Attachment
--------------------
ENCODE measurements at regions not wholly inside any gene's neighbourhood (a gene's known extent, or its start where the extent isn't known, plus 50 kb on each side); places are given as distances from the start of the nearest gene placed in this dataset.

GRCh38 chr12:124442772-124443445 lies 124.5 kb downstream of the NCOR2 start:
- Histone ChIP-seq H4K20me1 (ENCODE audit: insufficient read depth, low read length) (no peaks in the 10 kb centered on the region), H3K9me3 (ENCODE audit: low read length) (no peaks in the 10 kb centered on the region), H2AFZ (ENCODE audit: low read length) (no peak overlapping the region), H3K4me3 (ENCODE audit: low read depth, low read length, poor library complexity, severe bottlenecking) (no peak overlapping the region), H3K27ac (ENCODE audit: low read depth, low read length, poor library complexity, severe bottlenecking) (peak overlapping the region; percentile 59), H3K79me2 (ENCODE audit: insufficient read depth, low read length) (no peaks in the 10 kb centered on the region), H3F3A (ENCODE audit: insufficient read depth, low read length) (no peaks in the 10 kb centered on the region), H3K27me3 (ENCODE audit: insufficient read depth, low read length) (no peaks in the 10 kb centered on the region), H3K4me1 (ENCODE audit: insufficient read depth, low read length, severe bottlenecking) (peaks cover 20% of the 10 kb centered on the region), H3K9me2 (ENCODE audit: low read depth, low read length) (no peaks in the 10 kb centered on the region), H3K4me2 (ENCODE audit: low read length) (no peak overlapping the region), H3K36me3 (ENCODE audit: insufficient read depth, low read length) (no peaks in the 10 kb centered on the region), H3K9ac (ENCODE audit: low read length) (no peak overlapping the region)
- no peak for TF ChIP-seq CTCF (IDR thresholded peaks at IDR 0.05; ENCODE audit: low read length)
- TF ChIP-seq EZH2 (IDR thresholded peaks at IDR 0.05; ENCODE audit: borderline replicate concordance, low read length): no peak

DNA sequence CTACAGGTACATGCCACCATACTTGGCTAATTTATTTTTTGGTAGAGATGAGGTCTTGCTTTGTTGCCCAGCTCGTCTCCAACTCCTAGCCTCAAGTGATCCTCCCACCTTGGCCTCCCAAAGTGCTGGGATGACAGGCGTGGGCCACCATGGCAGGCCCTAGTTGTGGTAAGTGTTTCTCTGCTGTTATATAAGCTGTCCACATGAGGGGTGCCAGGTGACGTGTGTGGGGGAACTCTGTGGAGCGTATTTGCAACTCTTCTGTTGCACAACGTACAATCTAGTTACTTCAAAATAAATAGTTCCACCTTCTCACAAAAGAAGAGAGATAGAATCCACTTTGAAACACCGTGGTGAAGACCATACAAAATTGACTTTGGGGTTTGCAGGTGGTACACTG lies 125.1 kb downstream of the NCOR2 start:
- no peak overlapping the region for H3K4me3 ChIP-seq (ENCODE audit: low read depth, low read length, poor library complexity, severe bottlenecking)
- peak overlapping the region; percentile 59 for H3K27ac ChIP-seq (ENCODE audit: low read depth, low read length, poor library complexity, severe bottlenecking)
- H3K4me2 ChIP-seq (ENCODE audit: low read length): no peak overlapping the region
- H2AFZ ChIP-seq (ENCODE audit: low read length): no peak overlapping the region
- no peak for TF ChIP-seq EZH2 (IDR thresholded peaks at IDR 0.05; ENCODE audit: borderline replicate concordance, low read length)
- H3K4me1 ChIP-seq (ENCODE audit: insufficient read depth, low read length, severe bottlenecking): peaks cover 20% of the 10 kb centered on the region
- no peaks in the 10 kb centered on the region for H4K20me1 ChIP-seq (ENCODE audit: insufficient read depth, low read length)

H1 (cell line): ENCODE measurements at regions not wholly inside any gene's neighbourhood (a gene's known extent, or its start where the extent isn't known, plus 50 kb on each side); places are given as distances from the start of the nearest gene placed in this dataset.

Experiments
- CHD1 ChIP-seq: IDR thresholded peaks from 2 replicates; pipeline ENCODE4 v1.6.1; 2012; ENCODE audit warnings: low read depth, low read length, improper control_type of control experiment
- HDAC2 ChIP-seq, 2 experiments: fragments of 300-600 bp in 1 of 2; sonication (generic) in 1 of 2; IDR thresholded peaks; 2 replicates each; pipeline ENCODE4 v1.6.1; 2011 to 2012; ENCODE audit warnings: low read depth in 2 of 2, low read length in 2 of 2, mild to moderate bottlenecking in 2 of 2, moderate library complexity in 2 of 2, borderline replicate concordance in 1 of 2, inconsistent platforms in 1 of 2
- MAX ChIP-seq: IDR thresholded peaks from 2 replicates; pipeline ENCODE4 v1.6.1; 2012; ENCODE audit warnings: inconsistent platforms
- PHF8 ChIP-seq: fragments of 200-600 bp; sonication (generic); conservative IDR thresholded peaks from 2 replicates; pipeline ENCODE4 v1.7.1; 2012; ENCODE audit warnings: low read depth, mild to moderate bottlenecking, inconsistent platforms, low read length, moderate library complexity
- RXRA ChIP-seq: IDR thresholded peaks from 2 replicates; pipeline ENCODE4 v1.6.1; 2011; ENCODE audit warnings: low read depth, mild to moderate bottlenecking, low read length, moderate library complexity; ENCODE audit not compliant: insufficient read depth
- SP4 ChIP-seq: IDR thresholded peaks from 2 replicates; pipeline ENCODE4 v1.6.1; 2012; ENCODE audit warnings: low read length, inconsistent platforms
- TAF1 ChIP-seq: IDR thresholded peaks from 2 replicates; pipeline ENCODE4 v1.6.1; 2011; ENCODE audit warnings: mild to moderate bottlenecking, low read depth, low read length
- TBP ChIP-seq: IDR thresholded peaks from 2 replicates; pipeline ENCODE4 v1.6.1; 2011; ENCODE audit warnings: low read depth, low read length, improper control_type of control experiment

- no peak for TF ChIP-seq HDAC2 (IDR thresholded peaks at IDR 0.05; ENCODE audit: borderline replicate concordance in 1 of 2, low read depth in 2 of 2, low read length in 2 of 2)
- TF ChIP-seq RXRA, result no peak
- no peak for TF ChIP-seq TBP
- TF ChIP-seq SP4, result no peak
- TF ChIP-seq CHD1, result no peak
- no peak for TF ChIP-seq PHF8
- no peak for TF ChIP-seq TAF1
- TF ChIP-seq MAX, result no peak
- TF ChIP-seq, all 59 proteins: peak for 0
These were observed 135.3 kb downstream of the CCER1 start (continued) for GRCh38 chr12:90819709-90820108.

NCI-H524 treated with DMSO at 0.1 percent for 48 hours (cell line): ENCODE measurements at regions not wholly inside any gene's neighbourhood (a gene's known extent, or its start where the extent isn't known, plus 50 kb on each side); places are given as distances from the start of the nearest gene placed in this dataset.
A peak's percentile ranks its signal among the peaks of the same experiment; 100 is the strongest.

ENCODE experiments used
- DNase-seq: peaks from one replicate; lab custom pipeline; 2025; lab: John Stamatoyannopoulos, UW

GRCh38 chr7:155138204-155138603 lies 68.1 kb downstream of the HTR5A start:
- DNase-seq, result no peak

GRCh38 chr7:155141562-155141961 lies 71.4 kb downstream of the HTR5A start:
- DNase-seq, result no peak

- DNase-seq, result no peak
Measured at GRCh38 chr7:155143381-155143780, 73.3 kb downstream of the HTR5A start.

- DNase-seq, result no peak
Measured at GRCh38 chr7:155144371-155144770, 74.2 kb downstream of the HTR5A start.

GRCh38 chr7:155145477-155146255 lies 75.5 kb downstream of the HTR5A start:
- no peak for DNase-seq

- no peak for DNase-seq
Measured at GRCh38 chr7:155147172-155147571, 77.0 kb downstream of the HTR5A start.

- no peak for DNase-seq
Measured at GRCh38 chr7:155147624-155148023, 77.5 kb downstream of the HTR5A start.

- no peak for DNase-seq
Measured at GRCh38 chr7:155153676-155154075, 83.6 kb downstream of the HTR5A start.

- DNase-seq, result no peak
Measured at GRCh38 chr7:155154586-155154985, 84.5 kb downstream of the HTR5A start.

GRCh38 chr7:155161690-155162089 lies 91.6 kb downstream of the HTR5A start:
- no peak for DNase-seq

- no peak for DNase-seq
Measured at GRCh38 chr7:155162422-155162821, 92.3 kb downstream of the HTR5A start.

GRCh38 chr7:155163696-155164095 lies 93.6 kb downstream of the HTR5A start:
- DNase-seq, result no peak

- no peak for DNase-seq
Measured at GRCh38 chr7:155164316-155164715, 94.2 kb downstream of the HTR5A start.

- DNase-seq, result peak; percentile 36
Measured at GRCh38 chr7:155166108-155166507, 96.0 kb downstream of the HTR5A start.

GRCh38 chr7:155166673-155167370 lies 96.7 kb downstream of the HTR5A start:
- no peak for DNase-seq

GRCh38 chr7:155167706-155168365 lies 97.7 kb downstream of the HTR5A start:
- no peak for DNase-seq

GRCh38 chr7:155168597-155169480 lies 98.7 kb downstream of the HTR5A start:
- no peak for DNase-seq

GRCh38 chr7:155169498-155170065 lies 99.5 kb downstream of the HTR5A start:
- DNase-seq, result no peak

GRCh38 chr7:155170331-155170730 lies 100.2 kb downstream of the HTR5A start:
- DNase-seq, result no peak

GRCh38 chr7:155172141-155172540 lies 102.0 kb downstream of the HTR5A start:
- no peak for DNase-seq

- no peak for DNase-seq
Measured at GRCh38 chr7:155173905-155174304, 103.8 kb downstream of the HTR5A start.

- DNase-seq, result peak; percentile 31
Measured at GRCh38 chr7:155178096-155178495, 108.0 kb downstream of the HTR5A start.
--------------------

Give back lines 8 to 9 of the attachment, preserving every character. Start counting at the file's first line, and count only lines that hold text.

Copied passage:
- peak overlapping the region; percentile 59 for H3K27ac ChIP-seq (ENCODE audit: low read depth, low read length, poor library complexity, severe bottlenecking)
- H3K4me2 ChIP-seq (ENCODE audit: low read length): no peak overlapping the region